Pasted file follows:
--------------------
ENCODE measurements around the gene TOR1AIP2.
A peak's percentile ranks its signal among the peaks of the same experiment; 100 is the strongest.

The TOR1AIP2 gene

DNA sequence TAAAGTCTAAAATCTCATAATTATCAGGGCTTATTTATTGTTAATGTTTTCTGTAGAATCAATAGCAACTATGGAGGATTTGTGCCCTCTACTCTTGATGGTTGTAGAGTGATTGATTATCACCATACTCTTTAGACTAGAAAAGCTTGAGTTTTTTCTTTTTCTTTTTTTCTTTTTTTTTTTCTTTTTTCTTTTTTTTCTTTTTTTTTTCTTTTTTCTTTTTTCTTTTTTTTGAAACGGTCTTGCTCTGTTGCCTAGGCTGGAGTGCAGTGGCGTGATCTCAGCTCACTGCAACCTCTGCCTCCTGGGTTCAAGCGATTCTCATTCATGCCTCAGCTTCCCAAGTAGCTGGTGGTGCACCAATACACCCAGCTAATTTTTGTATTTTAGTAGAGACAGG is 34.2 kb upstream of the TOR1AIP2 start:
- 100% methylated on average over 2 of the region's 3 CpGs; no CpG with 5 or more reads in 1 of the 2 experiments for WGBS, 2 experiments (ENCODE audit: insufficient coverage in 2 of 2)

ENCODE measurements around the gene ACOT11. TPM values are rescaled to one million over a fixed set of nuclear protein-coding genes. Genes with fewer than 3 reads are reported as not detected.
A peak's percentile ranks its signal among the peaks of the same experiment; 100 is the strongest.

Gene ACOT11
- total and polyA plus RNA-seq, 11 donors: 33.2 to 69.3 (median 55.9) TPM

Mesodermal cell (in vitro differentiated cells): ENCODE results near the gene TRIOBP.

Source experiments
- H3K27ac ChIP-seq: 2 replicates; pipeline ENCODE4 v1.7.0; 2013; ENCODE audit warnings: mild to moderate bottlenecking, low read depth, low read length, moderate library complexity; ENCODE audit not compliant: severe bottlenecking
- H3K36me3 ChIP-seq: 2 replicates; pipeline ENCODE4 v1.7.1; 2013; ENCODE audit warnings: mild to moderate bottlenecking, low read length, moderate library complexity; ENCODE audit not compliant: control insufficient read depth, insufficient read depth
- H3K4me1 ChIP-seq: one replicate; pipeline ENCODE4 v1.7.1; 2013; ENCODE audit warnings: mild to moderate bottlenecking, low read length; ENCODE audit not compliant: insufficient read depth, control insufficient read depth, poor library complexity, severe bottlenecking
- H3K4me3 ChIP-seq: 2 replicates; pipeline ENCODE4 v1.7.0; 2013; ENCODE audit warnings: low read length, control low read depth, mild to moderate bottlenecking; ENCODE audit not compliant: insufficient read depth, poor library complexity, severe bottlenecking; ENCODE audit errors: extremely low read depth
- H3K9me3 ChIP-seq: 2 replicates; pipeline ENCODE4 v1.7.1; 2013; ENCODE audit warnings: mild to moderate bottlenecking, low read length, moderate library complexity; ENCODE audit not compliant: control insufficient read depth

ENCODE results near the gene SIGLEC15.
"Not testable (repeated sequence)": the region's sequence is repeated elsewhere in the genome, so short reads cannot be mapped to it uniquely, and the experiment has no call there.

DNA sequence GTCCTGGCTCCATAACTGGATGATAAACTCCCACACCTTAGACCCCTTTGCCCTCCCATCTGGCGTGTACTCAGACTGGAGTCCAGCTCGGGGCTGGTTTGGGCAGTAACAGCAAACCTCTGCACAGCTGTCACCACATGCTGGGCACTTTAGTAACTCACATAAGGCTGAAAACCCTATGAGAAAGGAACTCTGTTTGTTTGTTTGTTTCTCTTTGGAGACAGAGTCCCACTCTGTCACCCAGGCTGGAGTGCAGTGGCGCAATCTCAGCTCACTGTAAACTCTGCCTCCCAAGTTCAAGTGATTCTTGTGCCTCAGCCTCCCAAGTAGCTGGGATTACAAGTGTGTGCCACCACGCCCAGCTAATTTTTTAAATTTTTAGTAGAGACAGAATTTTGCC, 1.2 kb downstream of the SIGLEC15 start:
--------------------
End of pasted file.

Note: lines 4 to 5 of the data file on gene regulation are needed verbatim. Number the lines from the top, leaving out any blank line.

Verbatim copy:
DNA sequence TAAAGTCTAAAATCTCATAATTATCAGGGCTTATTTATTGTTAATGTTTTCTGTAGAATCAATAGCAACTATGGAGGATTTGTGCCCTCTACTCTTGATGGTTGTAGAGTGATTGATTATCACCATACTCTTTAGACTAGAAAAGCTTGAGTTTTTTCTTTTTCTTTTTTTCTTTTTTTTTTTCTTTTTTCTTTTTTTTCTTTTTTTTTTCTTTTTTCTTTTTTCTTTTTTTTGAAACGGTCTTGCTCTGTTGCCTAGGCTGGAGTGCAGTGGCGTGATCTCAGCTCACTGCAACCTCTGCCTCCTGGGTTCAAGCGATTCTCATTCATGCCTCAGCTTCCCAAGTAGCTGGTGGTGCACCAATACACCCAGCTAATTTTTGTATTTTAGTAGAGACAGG is 34.2 kb upstream of the TOR1AIP2 start:
- 100% methylated on average over 2 of the region's 3 CpGs; no CpG with 5 or more reads in 1 of the 2 experiments for WGBS, 2 experiments (ENCODE audit: insufficient coverage in 2 of 2)